United States
                            Environmental Protection
                    Solid Waste
                    and Emergency Response
         EPA 530-F-97-020
         August 1997
Waste  Minimization:
Increased  Profits and
Harris Corporation
    S125K Savings

    Exempted from CAA
and EPCRA Section 313

Implementing small projects
that demonstrated the result-
ing savings to management
established credibility and
opened the door to greater
funding for waste minimization
 What is the Harris

    The Broadcast Division of Harris
 Corporation manufactures radio and
 television transmitters. Their manu-
 facturing process released several
 hazardous air pollutants and haz-
 ardous chemicals such as 1,1,1
 trichloroethane (TCA), methylene
 chloride, and methyl ethyl ketone
 that were used as cleaning solvents,
 thinners, and degreasers.

 What Did They Accomplish?

    Harris implemented a broad
 range of waste minimization initia-
 tives that reflect the company's envi-
 ronmental policy. Harris' savings
 resulting from all of its waste mini-
 mization efforts total about $125,000


    Harris' pollution prevention and
 waste minimization program is
 broad in scope and has enjoyed
 numerous successes...

     Alteration of the paint mixing
     process to a batch process
     reduced wastes from 1/4 gal-
     lon to less than a cup per
     batch, contributing to a reduc-
     tion in waste paint generation
    from 3,000 gallons per year to
    about 900 gallons per year.

    Installation of a solvent distil-
    lation unit also contributed to
    waste paint reduction.

    Replacement of TCA with iso-
    propyl alcohol during circuit
    board cleaning eliminated
    waste TCA.

    Replacement of methylene
    chloride in the vapor degreaser
    with an aqueous solution elim-
    inated 25,000 Ibs. of air emis-
    sions per year.

    Implementation of a closed-
    loop water supply for a spot
    welder cut water use.

    Replacement of an old, larger-
    than-necessary compressor
    reduced overall energy con-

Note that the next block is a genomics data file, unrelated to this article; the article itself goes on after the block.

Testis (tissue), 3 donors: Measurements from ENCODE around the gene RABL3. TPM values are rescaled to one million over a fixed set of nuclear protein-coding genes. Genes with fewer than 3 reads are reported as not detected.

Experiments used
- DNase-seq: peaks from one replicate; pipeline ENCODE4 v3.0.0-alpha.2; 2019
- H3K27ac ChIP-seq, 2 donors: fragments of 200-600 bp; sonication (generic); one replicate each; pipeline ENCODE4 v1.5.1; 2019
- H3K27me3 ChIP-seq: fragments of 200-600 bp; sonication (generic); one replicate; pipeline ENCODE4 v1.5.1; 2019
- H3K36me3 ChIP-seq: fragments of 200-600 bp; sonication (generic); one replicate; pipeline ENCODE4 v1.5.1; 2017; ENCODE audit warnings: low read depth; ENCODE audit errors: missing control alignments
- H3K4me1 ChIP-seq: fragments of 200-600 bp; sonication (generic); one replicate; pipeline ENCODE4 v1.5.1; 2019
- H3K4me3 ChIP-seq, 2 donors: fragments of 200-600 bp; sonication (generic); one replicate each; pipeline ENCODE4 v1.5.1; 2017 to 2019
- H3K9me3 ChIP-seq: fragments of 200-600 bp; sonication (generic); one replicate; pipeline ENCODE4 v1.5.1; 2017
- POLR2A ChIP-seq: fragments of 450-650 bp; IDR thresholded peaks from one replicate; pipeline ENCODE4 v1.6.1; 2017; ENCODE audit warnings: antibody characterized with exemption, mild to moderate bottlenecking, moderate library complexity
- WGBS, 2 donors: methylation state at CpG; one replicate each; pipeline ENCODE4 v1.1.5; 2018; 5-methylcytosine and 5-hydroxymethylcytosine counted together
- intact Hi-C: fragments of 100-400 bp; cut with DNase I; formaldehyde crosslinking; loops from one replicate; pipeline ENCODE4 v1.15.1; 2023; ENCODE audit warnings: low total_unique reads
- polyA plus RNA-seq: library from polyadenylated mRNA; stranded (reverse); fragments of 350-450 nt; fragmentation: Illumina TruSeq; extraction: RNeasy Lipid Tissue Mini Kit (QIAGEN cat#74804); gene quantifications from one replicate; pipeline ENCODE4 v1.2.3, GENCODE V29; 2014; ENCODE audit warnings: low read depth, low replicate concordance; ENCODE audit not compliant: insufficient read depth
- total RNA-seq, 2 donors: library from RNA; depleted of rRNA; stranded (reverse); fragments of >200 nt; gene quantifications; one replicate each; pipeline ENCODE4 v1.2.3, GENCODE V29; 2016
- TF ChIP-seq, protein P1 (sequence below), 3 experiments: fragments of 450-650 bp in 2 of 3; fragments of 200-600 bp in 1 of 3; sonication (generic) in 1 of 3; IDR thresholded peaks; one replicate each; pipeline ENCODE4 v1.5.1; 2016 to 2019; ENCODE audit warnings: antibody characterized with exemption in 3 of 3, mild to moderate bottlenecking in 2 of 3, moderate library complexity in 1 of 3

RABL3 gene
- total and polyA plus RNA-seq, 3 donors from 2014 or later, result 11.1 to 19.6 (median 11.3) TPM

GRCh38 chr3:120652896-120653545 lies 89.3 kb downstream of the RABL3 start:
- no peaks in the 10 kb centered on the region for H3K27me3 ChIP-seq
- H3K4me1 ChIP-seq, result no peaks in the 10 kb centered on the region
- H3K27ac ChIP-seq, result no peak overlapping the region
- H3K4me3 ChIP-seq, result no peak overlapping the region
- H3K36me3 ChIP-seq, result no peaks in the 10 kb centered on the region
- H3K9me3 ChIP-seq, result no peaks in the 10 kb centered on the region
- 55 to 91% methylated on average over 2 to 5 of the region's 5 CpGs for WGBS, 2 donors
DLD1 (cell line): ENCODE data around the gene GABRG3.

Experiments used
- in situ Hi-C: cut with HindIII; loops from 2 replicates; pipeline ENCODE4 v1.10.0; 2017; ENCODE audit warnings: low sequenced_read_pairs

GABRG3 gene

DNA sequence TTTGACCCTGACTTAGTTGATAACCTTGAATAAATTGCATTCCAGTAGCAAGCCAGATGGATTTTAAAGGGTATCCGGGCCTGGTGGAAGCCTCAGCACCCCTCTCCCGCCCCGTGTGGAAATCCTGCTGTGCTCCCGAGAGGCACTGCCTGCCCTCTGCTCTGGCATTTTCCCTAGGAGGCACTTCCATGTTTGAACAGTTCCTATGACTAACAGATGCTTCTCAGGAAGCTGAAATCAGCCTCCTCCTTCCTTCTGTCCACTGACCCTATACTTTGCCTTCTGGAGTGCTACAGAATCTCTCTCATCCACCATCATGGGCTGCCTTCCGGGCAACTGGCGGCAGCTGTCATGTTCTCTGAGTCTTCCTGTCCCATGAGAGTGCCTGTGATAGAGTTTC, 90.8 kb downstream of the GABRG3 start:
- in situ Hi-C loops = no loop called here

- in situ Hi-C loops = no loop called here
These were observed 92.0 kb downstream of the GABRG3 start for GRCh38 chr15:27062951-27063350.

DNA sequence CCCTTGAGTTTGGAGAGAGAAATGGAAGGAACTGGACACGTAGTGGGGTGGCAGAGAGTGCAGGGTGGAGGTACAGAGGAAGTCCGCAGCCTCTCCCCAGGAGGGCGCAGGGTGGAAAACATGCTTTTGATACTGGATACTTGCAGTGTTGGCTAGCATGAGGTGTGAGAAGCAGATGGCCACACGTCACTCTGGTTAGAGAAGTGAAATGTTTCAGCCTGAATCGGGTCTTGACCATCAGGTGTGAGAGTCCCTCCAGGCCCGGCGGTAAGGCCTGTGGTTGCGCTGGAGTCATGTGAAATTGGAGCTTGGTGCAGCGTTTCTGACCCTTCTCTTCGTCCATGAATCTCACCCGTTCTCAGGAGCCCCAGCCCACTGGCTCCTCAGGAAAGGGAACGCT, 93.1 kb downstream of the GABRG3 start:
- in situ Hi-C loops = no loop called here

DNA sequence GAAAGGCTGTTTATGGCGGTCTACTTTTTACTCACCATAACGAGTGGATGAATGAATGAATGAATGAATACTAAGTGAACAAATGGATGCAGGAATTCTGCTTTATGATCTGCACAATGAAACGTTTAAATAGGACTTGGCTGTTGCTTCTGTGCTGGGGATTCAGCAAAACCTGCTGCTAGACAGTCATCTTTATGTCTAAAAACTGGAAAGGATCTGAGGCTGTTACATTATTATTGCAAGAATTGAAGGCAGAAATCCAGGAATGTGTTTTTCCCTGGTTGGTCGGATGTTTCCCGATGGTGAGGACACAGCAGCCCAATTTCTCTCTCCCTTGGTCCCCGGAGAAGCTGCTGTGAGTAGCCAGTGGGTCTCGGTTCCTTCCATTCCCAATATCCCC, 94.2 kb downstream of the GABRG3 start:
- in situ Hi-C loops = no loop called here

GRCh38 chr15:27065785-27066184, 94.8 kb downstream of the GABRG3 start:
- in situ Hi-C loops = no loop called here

sumption by 4%.

    Replacement of two 45 kw
    water heaters with a single gas
    heater slashed energy use.

Regulatory Relief

   Because they eliminated methyl-
ene chloride from their vapor
degreaser, Harris avoided the need
to apply for a Clean Air Act (CAA)
Title V Permit and is not subject to
Emergency Planning and
Community Right-to-Know Act

 Waste Minimization: Increased Profits and Productivity
 Harris Corporation
(EPCRA) Section 313 requirements.
The company is now on its way to
being regulated as a RCRA small
quantity generator. Also, by not
using chlorofluorocarbons or Class I
ozone depleting substances, Harris
avoided the mandatory labeling
requirements under the CAA. The
elimination of methylene chloride
obviated the need  for additional
ventilation in the metal finishings
The Implementation Process

   The driving force behind imple-
mentation of Harris' environmental
efforts was a corporation-wide
emphasis on the need for quality
environmental compliance. As those
efforts matured, Harris transited
from a regulatory-based approach to
waste minimization and pollution
prevention, whereby the environ-
mental health and safety organiza-
tions contribute to the company's
bottom line.

   Harris continuously evaluates its
waste streams and processes, and
performs annual formal evaluations
to develop three-year, rolling strate-
gic plans.  Pollution prevention and
waste minimization efforts are incor-
porated into the business unit's
overall annual operating plan. The
plan is considered a living docu-
ment and its goals are subject to
change. Current goals are to:

    Reduce solid and hazardous

    Continue compliance with
     environmental safety regula-
    Reduce toxicity of metal finish-
     ing chemicals;

    Reduce utility costs by 10% per
     year; and

    Increase quality.

   Most ideas were generated in
house. However, when the compa-
ny eliminated its methylene chloride
vapor degreaser and switched to an
aqueous degreaser, it contacted the
Illinois technical assistance program
for an analysis of available aqueous
Economics: Costs and

   Reductions in paint waste have
resulted in enough savings to pay
for the changes several times over
since 1992.  Reduction in water con-
sumption resulting from implement-
ing a closed loop system on the spot
welder has  saved about $14,000 in
water and sewage fees per year, cut-
ting the division's annual water
costs by 15%. The spot welder pro-
ject paid for itself in less than three
months. Savings in the electric bill
resulting from replacement of the
oversized compressor are about
$20,000 per year, representing 4% of
the division's electric bill.
Replacement of the two 45 kw water
heaters saves $5,100 per year.


   The biggest difficulty was in
securing project funding from upper
management. Manager of Facilities
and Environmental Compliance
Andy Edgar's solution was to estab-
lish the necessary credibility for
obtaining project funding. He
accomplished this by implementing
small projects that targeted "easy
money" and demonstrated the
resulting savings to management.
This established credibility and
opened the door to greater funding.

Words to the Wise

   Mr. Edgar advises that managers
wishing to implement waste mini-
mization focus on trying to add
value to the company. This helps to
keep the projects from being viewed
as a necessary evil.

   In addition, he is a proponent of
tapping non-management employ-
ees who "...have a thorough knowl-
edge of their job, and credible ideas
of how to develop and implement
For more information about the Waste Minimization National Plan, call (800) 424-9346
or check the World Wide Web at
                                          Reducing TOXKS m Our Data's Waste